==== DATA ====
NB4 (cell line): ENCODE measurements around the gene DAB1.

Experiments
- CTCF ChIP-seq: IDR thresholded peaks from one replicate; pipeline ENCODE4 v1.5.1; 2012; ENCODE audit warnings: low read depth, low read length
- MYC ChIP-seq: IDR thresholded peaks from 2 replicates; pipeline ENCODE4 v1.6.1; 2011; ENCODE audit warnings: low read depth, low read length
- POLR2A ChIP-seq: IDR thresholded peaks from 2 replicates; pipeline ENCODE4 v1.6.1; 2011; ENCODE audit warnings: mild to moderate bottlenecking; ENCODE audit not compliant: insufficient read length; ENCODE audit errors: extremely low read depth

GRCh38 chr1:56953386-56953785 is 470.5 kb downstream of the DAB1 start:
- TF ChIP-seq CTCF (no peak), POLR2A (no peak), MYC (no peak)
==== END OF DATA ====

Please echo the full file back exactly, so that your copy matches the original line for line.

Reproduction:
NB4 (cell line): ENCODE measurements around the gene DAB1.

Experiments
- CTCF ChIP-seq: IDR thresholded peaks from one replicate; pipeline ENCODE4 v1.5.1; 2012; ENCODE audit warnings: low read depth, low read length
- MYC ChIP-seq: IDR thresholded peaks from 2 replicates; pipeline ENCODE4 v1.6.1; 2011; ENCODE audit warnings: low read depth, low read length
- POLR2A ChIP-seq: IDR thresholded peaks from 2 replicates; pipeline ENCODE4 v1.6.1; 2011; ENCODE audit warnings: mild to moderate bottlenecking; ENCODE audit not compliant: insufficient read length; ENCODE audit errors: extremely low read depth

GRCh38 chr1:56953386-56953785 is 470.5 kb downstream of the DAB1 start:
- TF ChIP-seq CTCF (no peak), POLR2A (no peak), MYC (no peak)